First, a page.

March 17th, 2012
11:02 AM ET
In the film "Sleepwalk with Me," Matt Pandamiglio is having a rough spell. He might want to break up with his girlfriend, and he can’t stop sleepwalking – which is more like sleep-running, sleep-kicking and sleep-jumping, really.
The good news: His comedy career is picking up. Less good: It's mostly because he started telling jokes about that girlfriend he can’t imagine marrying. Ouch.
If the story is familiar, it's because Pandamiglio’s life is a lot like comedian Mike Birbiglia’s used to be. Birbiglia built a career on stories about his failed romances and dangerous tendency to act out whatever happens in his dreams.
It was great fodder for standup. Then he used it for a one-man off-Broadway show, told the stories on public radio’s “This American Life,” and cut a comedy album with it. Later, he wrote a book about it.
His life-crises-with-a-twist always make audience members ask - amused, appalled - “Is that really true?!”
And yeah. It really is.
And now that it’s the basis for the film “Sleepwalk with Me," which screened at the South by Southwest Film Festival, Birbiglia got the same question and had mostly the same answer: "Well, yeah."
When it came time to write the film, Birbiglia and “Sleepwalk with Me” producer Ira Glass decided to “’Annie Hall’ it.” Alvy Singer is Woody Allen the way Matt Pandamiglio is Mike Birbiglia.
“It’s not a documentary. The moment you bring in actors, the moment you bring in a cinematographer, and a costume designer and all these artists, it’s not a documentary,” he said. “It’s not my mom. That’s Carol Kane playing a part. To say that’s Mary Jean Birbiglia – it’s not. It’s Linda Pandamiglio.”
Under a new name, he tells the familiar story of a struggling comic whose long, comfortable romance is over well before he or his girlfriend - played by Lauren Ambrose - will admit it, and whose sleepwalking disorder is going unacknowledged, too.
“The parts you don’t believe are true - are true,” Birbiglia said this week. “The parts that are kind of insignificant are fudged.”
Fudge: His parents don’t really live in Long Island, like the film’s Pandamiglios. His then-girlfriend wasn’t really in the dark about those relationship jokes. The name Pandamiglio is “such a ridiculous name,” he said, it should be obvious he made it up.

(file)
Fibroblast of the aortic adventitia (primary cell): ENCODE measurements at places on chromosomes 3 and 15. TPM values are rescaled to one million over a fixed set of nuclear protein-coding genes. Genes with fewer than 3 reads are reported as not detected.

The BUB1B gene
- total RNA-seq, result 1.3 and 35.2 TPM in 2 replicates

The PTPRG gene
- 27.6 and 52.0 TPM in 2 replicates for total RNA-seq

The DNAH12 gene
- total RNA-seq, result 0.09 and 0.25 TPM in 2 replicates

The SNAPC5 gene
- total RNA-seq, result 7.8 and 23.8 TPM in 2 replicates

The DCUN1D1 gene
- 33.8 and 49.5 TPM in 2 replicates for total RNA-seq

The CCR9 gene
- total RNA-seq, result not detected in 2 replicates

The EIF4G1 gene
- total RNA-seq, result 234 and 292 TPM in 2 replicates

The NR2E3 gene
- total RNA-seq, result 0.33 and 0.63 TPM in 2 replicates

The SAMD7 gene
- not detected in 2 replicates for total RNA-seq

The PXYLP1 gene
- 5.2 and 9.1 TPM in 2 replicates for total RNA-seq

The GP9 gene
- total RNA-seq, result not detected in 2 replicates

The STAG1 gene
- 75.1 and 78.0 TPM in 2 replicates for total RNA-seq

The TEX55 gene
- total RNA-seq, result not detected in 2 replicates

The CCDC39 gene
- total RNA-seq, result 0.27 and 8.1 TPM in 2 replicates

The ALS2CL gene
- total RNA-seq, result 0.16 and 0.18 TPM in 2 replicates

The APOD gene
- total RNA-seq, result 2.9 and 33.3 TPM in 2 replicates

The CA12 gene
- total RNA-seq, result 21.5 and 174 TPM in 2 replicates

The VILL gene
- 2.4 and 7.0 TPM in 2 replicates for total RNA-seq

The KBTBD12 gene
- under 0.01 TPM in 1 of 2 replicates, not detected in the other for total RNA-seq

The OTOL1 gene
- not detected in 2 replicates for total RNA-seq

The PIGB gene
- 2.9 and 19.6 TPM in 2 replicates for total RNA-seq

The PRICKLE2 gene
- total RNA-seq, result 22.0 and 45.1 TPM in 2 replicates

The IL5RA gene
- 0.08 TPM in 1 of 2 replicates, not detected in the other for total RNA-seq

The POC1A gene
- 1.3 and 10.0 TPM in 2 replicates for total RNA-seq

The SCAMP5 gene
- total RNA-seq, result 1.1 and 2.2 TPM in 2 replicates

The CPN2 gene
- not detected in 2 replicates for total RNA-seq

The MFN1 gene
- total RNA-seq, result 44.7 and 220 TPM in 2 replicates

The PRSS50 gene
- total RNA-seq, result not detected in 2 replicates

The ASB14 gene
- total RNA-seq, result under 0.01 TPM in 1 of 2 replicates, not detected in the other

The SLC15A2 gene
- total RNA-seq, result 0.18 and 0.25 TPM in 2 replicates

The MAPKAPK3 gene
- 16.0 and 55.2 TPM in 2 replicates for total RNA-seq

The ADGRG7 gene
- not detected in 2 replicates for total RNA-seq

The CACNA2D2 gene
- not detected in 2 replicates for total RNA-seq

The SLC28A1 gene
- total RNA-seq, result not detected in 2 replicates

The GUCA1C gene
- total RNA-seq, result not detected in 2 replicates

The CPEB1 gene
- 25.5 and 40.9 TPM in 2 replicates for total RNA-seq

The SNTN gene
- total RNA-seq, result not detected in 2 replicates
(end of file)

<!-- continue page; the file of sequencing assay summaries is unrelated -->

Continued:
But karate-kicking a dream jackal: real.
Cheating on his then-fiancé with a memorably lopsided Hooters waitress: real.
That not-funny joke about Cookie Monster’s eating disorder – yes, an all-too-real part of his early stand-up routine.
Birbiglia’s at peace with it. He's married now. His jokes are better. For the most part, he's sleeping OK - although, in the midst of shooting the film, he sometimes sleep-told his wife she was "in [his] light" and ruining the shot.
“People obsess about those kinds of details,” Birbiglia said. “It doesn’t matter if you’re traveling by train, boat, blimp. It’s about what happens on the journey.”
After all, this was his first time writing a script, starring in a movie and directing it, too. A solid team of film veterans willing to overlook his first-time director status made it work on screen. After telling the story to thousands of people through different media, Birbiglia at least knew how to keep it funny.
“I was pretty well-versed in the obstacles of telling this story, which is to say it’s highly dramatic. But you know, at certain points, you have to let the audience laugh and let them know it’s OK,” he said.
In the film, Birbiglia assures moviegoers they should laugh at his characters’ worst moments, reminding the crowd, “I’m in the future, too.”
When Birbiglia bounded on stage at SXSW to answer audience questions about the film, which received applause, there was hardly a question he hadn’t already faced. He looked toward a hand waving in the front of the audience.
“That girl with the Hooters shirt,” the questioner said, “That was true?”
“Yeah,” Birbiglia said.
There was a quiet moment.
“I can’t believe that.”
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